Disease and Democracy: The Industrialised World Faces AIDSBMJ 2005; 331 doi: http://dx.doi.org/10.1136/bmj.331.7522.970 (Published 20 October 2005) Cite this as: BMJ 2005;331:970
- Jennifer Prah Ruger, assistant professor ()
Historians are calling Hurricane Katrina—which hit the US Gulf coast and the Louisiana city of New Orleans at the end of August—one of the most devastating natural disasters in American history. In its immediate aftermath, the mayor of New Orleans, fearful that prolonged flooding and contaminated water would lead to dehydration, food poisoning, and the spread of hepatitis A, cholera, and typhoid fever, issued a mandatory evacuation order. Those who failed to leave the city voluntarily might be forced to leave. Local, state, and national authorities have since been blamed for failures to respond effectively.
In Katrina's wake, Peter Baldwin's Disease and Democracy strikes a resonant chord. Baldwin analyses differing approaches to the AIDS epidemic among industrialised countries. He argues that the divergence in AIDS strategies in the US, Britain, Sweden, Germany, and France is path dependent—predetermined by earlier 19th century efforts against other epidemic diseases, such as cholera and syphilis. He argues that “traditional political analysis of the response to the epidemic is inadequate. Left and right, conservative and liberal, are not labels that help explain why administrations and nations adopted their approaches to the epidemic. Such decisions were taken in accord with deeper, prepolitical policy structures already set in place during the previous century.”
In particular, Baldwin emphasises historical societal preferences established in the 19th century on either side of the line dividing consensual, voluntarist strategies (education, counselling, and voluntary behavioural change) from “harsh” public health interventions focused on quarantine, compulsory institutionalisation, and forcible treatment. Thisdivision represents the age old conflict between individual liberties and the collective good.
Inarguably, the concept of path dependence helps us analyse responses to disease epidemics, natural disasters, and broader health policy developments. A prime example is the United States employer related health insurance system—still intact, despite much criticism, owing partially to a labour-management compromise earlier in the 20th century. History does matter as an enduring influence and helps us understand contemporary policy and practice.
At the same time, however, no analysis of institutional memories is complete without amore in-depth examination of underlying norms and values embedded in those institutions. The moral templates and values of organisations, interest groups, political parties, and individuals prompt them to take certain positions and advocate key agendas, which in turnshape societal decision making. Baldwin's use of historical institutionalism—his book's primary analytical framework—is helpful in highlighting history's contingencies and the persistence of precedents and path dependency. But while he emphasises a conflict between individual liberty and the collective good, his framework neglects more fundamental norms of justice, fairness, redistribution, and human behaviour.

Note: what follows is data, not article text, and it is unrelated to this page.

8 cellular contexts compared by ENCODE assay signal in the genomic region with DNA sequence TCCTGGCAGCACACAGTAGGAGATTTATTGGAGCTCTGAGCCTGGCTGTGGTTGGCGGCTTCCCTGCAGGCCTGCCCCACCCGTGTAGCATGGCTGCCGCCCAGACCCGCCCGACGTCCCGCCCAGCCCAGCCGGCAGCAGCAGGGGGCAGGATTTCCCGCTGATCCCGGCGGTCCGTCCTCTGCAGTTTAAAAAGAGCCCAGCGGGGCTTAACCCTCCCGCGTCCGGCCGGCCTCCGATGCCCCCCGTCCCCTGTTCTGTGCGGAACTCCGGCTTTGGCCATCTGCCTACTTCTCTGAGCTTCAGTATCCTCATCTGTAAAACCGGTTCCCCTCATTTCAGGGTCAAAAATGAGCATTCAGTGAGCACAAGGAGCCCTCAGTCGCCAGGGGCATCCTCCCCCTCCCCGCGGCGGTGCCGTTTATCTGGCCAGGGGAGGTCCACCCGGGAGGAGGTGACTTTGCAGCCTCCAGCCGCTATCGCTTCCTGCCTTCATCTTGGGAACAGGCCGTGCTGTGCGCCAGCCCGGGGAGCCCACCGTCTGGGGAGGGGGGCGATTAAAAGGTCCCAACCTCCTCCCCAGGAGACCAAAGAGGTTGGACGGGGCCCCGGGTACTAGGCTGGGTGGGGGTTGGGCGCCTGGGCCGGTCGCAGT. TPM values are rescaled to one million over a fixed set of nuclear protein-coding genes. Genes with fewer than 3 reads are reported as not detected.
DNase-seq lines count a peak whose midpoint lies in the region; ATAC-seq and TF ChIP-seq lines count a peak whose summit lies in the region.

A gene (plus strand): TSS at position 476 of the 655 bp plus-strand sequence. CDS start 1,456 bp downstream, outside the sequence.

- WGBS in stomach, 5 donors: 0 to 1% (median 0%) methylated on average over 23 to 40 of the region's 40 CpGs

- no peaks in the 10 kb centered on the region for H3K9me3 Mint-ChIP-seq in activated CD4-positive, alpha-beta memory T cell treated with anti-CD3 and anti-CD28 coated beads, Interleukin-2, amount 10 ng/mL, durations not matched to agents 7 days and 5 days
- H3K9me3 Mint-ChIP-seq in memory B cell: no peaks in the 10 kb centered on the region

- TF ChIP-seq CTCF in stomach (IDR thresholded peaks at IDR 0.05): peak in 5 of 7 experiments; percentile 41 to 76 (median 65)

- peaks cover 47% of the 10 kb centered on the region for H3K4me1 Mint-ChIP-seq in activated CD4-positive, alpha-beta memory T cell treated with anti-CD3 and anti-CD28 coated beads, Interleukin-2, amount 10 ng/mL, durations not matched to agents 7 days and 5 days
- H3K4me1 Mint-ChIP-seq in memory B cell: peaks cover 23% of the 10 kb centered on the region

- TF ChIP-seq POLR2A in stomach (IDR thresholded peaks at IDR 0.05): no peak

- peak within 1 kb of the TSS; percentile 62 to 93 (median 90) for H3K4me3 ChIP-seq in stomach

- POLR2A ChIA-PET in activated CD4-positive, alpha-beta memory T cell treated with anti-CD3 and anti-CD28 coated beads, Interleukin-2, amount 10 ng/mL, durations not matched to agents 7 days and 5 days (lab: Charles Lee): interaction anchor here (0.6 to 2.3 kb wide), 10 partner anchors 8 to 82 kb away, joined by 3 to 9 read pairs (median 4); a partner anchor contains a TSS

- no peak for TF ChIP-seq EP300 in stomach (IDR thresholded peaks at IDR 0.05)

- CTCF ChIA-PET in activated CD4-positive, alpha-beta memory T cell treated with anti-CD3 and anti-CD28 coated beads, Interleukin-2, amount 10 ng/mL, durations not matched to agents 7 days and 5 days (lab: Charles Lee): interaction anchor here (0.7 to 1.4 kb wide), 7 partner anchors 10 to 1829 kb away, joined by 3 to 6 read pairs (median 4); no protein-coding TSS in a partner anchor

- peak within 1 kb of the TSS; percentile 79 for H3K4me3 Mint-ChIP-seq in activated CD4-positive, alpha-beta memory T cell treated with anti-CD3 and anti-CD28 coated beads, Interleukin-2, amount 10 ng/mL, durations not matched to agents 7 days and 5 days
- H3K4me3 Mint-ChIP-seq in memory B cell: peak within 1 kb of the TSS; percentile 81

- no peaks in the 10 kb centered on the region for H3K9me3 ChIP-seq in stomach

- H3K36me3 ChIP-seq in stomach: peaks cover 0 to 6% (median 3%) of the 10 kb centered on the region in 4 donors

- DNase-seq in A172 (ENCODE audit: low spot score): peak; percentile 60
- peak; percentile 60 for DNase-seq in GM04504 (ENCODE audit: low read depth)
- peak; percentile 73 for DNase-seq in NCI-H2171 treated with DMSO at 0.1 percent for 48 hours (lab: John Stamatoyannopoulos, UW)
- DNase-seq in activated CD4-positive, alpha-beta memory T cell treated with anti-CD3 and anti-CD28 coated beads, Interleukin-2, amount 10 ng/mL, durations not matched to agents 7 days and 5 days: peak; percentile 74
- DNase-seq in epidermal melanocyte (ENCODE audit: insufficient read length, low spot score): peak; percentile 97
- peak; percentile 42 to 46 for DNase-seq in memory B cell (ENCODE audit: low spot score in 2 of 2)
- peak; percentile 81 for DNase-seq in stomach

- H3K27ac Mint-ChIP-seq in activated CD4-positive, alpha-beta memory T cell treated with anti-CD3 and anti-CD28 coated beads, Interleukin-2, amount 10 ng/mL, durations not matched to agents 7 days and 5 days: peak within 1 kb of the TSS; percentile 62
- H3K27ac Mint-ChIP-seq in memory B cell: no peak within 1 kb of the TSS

Understanding a culture's respect for human dignity and agency is essential to any analysis of HIV and AIDS. Analysing responses to HIV/AIDS from the perspective of norms and values over time, for example, would reveal significant intellectual and moral transformation and reform. It would show changes in cultural views of morality, class, race, and inequality. Norms about lifestyles of those initially most vulnerable to HIV transmission—gay men, prostitutes, and injecting drug users—are of particular interest, as are the presence and persistence of health disparities among vulnerable populations.
A normative framework would help us discover whether responses such as victim blaming are less prevalent now than previously. It would reveal the values that underlie or precipitate a “voluntarist” approach (respect for human agency and autonomy) as opposed to a “harsh public health” approach (centralised social engineering). Analysis of these underlying values might demonstrate that countries' policies and practices fit less neatly into one of these two overarching strategies.
Such is the case with the American response to Hurricane Katrina, which represents both harsh public health and voluntarist realities (see p 916). Looking more deeply at the Louisiana example, one finds a public health fiasco whose national policy response reflects lack of consensus on many key public health values—equity, efficiency, compassion, altruism, autonomy, security, safety, and choice. Americans' and Louisianans' views on race and class have significantly influenced the region's disaster preparedness. Contrary to Baldwin's analysis, an examination of Katrina does expose political ideology embedded in public policy—in this case conservative public policy toward poor African-Americans. It reveals a built-in bias manifested in disparities in wealth, access to transportation, and overall ability to respond to disaster. This bias represents not only path dependence but more recent shifts towards conservative ideology, for example in housing policy in New Orleans over the past several decades and Bush administration values. The failure to respond effectively is rooted not just in history as much as in current circumstances and administration views of public health, security, poverty, and race.
Hurricane Katrina has taught us that US government policy can result in the unnecessary loss of hundreds of lives. The American response to this disaster has been an affront to social justice—a failure to respect the human dignity of all people. That it happened in the year 2005 might have something to do with history, but equally likely it tells us about who we are today.